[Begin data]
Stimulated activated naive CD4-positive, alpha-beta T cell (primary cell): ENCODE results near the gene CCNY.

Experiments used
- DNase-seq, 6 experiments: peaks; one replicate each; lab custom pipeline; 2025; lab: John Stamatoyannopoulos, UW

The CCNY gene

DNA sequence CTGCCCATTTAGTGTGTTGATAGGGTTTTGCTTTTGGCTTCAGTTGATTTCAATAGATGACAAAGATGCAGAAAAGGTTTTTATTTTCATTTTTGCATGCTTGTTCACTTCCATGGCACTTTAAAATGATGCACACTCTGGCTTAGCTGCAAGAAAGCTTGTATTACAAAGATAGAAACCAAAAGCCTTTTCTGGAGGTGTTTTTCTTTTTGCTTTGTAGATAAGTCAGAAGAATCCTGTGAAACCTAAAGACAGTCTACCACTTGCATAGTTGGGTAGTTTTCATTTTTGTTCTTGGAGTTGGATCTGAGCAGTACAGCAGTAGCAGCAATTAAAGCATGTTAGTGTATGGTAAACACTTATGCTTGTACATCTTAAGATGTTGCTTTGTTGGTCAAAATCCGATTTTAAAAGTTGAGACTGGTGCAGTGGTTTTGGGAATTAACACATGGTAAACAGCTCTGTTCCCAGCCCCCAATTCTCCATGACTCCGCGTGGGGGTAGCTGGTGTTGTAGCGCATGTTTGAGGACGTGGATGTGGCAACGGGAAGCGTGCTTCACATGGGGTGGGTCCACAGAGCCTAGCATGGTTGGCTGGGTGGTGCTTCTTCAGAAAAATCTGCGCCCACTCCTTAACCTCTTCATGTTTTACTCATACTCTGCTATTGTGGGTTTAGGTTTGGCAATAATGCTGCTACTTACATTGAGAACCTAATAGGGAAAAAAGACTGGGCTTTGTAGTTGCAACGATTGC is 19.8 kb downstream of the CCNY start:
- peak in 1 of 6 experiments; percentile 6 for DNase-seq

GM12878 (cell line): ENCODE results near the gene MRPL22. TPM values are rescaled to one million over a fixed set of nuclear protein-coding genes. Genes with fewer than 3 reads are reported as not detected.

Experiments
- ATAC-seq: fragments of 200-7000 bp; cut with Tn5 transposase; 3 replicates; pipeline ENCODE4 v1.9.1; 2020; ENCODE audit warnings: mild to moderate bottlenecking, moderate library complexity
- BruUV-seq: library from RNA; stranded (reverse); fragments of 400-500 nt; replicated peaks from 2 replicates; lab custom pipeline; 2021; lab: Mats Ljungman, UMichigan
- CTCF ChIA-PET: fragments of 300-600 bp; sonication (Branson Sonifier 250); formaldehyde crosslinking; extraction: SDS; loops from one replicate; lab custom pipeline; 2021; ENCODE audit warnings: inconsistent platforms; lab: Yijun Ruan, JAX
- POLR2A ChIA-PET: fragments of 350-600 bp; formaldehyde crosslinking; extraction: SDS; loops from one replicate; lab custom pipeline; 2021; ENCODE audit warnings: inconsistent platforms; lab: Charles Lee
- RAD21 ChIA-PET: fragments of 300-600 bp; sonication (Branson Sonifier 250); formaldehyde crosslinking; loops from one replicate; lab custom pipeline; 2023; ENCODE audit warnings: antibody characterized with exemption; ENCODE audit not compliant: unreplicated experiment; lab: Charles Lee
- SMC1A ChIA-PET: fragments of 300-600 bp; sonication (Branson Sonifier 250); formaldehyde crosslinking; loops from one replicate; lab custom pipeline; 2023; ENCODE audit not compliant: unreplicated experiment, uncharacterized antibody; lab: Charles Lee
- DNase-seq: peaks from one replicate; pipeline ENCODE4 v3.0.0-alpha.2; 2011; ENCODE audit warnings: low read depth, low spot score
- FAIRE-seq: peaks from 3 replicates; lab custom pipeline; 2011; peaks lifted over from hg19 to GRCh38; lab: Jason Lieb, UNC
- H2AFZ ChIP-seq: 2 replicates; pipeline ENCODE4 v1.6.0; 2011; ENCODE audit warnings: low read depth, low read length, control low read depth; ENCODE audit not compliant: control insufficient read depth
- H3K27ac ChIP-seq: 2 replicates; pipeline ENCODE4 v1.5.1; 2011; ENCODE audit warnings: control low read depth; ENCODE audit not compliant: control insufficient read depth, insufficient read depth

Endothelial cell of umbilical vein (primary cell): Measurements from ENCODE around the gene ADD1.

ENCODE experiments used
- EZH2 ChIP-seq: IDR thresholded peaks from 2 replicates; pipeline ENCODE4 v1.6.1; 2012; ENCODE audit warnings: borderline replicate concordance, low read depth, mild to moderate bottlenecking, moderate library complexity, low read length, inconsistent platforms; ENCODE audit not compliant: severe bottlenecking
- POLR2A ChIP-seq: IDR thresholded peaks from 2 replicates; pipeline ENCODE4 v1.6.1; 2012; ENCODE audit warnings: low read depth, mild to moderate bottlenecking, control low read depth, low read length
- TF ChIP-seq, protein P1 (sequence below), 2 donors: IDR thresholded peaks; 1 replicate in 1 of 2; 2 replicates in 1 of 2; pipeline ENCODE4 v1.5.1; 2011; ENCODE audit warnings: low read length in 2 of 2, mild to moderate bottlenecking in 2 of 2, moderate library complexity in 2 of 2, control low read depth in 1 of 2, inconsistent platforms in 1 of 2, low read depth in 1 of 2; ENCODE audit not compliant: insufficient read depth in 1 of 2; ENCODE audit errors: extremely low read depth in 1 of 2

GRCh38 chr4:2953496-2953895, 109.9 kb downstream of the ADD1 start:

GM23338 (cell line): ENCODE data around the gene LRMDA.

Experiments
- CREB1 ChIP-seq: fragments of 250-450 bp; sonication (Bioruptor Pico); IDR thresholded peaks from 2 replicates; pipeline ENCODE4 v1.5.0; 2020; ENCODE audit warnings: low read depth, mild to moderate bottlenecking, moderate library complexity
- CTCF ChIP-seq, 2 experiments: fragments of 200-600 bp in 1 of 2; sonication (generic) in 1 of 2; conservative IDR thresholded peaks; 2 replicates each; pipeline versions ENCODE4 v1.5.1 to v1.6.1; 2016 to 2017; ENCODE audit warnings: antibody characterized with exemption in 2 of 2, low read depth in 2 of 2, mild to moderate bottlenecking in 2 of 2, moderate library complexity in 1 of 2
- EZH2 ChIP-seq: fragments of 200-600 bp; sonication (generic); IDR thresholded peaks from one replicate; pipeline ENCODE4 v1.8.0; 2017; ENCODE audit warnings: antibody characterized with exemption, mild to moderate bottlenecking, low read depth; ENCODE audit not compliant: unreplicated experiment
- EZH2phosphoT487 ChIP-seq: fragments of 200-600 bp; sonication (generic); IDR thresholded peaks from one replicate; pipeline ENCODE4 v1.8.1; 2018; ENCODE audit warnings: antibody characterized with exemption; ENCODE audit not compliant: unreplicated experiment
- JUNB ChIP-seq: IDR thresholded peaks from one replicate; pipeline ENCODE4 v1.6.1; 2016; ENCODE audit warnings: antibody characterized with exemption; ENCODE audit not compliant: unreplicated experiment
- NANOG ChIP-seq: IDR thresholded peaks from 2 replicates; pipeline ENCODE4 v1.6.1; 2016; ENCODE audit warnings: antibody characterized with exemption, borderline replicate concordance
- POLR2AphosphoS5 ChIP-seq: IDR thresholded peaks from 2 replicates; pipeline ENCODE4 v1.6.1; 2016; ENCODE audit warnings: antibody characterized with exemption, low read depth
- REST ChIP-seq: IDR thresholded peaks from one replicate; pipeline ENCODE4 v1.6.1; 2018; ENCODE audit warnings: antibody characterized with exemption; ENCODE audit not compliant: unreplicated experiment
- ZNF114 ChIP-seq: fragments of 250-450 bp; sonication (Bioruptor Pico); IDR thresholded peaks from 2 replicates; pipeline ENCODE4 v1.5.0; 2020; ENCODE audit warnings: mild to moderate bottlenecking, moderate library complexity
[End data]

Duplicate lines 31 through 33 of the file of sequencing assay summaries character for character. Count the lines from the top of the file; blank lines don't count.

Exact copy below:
- JUNB ChIP-seq: IDR thresholded peaks from one replicate; pipeline ENCODE4 v1.6.1; 2016; ENCODE audit warnings: antibody characterized with exemption; ENCODE audit not compliant: unreplicated experiment
- NANOG ChIP-seq: IDR thresholded peaks from 2 replicates; pipeline ENCODE4 v1.6.1; 2016; ENCODE audit warnings: antibody characterized with exemption, borderline replicate concordance
- POLR2AphosphoS5 ChIP-seq: IDR thresholded peaks from 2 replicates; pipeline ENCODE4 v1.6.1; 2016; ENCODE audit warnings: antibody characterized with exemption, low read depth